U.S. Police Snoop Email, IMs, Phone Records

I originally wrote this in April 2011 as feedback to this article in PC World.
Even this reprint appeared before Edward Snowden broke similar news.
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The article linked above begins with these words:

Law enforcement organizations are making tens of thousands of requests for private electronic information from companies such as Sprint, Facebook and AOL.

Police and other agencies have “enthusiastically embraced” asking for e-mail, instant messages and mobile-phone location data.

PC Wiretapping with a court order is one thing. But this amounts to preemptive forensics. It reeks of unreasonable search…

Intercepting and reading private communica- tions has no ethical leg to stand on, especially when initiated by a police force. It suggests that personal email (or data written to a disk) should have less protection than private thought. Personal communications must be rendered off limits to interlopers. I say “rendered” rather than legislated, because technology exits to foil overzealous acts of law enforcement. In security consulting, I rarely help courts to glean information that the author believed to be private. Applying forensic skills in this way puts blood on the hands of good technicians. (Quite literally, it had better involve a murder or bomb threat). Instead, I am more likely to help individuals and organizations confound any attempt to reconstruct, trace or decode information, including content, history, ownership, origin, transfer (including asset transfer) or digital fingerprints.

I call this practice “Antiforensics”. More like-minded privacy advocates are heading in this direction. In almost every case that forensics is employed without consent of the creator or archivist (i.e. the person being investigated), the practice is unethical. I would never claim that the field lacks all legitimate purpose, but it is too often used by courts concerned with porn, drugs, your marriage, disputes between corporations, or the money in your mattress. At the drop of a hat, a forensic specialist will roll over and sing like a jay bird for any court in the land. Must we sell out? Where does basic privacy fit into the picture?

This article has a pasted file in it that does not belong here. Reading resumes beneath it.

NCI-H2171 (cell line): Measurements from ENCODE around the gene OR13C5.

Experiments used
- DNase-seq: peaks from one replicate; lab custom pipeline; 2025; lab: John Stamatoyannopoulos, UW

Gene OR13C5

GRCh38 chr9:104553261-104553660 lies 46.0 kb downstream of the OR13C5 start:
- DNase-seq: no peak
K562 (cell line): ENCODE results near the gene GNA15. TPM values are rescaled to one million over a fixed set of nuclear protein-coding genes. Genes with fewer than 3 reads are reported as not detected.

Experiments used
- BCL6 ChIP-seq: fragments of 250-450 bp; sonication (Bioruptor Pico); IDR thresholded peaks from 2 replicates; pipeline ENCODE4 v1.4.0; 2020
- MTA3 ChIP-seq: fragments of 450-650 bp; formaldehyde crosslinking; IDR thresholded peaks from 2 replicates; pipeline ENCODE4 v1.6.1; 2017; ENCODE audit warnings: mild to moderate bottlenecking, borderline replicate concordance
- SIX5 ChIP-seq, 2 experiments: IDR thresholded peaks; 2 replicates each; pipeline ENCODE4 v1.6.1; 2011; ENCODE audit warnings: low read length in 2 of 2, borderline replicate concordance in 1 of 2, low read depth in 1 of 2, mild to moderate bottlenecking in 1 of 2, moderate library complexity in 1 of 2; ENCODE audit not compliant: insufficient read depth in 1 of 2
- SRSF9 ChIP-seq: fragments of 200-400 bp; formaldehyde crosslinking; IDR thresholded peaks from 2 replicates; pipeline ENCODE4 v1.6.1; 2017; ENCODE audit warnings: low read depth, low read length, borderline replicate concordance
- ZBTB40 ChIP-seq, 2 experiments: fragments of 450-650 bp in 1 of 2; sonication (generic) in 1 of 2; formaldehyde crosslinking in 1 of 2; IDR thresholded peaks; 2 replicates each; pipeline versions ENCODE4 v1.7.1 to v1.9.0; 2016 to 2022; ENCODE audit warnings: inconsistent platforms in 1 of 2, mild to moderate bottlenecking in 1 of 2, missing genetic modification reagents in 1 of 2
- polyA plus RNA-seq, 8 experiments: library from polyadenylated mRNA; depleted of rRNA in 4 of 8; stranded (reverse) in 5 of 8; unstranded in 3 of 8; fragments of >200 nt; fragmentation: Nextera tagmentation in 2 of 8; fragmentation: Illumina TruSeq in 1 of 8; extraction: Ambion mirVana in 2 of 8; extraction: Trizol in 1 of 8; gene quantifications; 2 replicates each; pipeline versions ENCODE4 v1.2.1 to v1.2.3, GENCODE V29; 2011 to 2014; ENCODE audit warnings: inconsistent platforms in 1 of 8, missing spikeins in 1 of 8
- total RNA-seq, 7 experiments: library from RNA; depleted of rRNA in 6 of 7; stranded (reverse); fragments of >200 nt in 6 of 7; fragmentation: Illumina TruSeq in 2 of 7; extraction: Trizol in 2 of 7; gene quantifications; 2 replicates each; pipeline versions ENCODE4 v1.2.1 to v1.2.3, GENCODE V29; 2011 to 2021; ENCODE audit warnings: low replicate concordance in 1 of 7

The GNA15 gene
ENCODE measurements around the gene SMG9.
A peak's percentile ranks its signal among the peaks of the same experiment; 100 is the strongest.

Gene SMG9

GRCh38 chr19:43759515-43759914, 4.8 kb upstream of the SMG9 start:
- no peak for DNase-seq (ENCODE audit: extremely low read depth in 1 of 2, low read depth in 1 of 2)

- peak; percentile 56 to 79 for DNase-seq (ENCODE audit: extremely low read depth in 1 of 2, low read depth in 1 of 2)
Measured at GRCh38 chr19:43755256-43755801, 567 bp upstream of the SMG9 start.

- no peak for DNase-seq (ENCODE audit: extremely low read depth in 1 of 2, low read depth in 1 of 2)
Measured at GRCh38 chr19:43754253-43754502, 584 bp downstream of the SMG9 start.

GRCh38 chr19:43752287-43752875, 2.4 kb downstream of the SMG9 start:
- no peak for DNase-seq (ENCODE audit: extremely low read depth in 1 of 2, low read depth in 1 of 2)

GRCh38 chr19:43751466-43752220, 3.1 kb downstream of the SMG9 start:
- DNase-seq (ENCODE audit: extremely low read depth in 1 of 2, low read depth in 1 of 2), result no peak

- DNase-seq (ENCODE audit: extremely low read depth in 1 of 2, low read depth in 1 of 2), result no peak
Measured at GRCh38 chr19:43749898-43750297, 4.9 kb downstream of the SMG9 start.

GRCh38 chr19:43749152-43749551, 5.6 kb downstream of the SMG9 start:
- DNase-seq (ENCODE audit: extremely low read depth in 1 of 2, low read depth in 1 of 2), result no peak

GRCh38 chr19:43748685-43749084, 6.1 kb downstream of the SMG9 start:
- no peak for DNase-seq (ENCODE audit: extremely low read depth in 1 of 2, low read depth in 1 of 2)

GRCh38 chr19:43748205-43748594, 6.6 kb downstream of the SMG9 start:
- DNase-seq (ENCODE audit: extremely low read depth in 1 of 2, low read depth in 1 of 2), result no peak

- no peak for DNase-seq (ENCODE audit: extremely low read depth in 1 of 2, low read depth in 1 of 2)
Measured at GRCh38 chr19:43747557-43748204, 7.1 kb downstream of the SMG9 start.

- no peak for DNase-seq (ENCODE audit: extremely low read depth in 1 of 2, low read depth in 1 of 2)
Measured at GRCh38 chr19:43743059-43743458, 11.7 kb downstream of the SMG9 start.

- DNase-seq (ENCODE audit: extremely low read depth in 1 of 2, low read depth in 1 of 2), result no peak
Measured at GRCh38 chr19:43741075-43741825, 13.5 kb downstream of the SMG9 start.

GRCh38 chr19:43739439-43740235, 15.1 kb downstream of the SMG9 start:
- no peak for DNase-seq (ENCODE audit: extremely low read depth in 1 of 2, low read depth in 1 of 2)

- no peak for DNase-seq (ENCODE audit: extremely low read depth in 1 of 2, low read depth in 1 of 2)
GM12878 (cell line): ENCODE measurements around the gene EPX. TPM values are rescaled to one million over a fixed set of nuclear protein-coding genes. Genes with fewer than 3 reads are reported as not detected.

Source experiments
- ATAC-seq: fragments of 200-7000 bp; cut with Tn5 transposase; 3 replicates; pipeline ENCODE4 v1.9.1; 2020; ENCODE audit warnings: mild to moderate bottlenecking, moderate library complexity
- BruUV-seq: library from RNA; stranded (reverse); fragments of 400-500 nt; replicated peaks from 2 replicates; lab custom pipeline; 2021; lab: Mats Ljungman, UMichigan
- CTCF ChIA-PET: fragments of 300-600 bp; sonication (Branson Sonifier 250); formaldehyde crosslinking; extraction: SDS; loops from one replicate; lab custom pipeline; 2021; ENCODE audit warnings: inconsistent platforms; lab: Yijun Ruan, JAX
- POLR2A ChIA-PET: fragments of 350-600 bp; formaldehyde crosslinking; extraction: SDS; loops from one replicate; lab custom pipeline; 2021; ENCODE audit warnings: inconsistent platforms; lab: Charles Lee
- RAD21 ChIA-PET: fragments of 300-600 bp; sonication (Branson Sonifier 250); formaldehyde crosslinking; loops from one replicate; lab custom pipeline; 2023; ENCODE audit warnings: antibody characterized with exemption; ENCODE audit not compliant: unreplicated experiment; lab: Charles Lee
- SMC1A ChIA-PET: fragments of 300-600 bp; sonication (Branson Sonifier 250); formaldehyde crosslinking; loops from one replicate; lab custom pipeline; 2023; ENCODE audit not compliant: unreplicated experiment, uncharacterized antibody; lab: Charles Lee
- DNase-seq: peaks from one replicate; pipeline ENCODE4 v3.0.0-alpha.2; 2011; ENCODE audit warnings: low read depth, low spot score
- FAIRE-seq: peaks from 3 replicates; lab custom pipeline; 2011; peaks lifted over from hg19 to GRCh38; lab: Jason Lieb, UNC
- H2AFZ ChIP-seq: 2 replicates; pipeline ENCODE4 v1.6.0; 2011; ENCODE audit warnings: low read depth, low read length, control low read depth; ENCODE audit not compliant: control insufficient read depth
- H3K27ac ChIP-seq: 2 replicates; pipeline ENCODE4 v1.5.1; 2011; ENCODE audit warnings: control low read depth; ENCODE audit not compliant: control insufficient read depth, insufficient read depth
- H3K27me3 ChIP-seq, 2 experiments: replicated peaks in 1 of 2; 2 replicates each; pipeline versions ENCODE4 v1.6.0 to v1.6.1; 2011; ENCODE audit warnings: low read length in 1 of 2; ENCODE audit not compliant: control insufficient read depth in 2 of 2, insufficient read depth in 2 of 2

Cryptography and stenography not only belong in the hands of every human (Thank you, Philip Zimmerman), they should be inherent in every email, fax and phone conversation. They should be part of private communication and every save-to-disk. If “The Man” has a compelling reason to catch you with your pants down, he should have both a court order and a good gumshoe. One who resorts to conventional means at either end of the communication, rather than mining for data at a nexus in New Jersey (AT&T) or Virginia (NSA).

As a security specialist for almost 30 years, I have seen “forensics” destroy families, lives and laudable civil movements. The art of a 3rd party using forensics for the improvement of society is far less prevalent than forensic activities that interfere with personal or political freedoms.

The spirit of prophylactic and preemptive antiforensics is embodied at Fungible.net, a data recovery lab in New England.* Mouse over the red words “Forensics” and “Security”. The lab uses the most sophisticated forensic tools, but they won’t sell out to a court unless someone has targeted the president.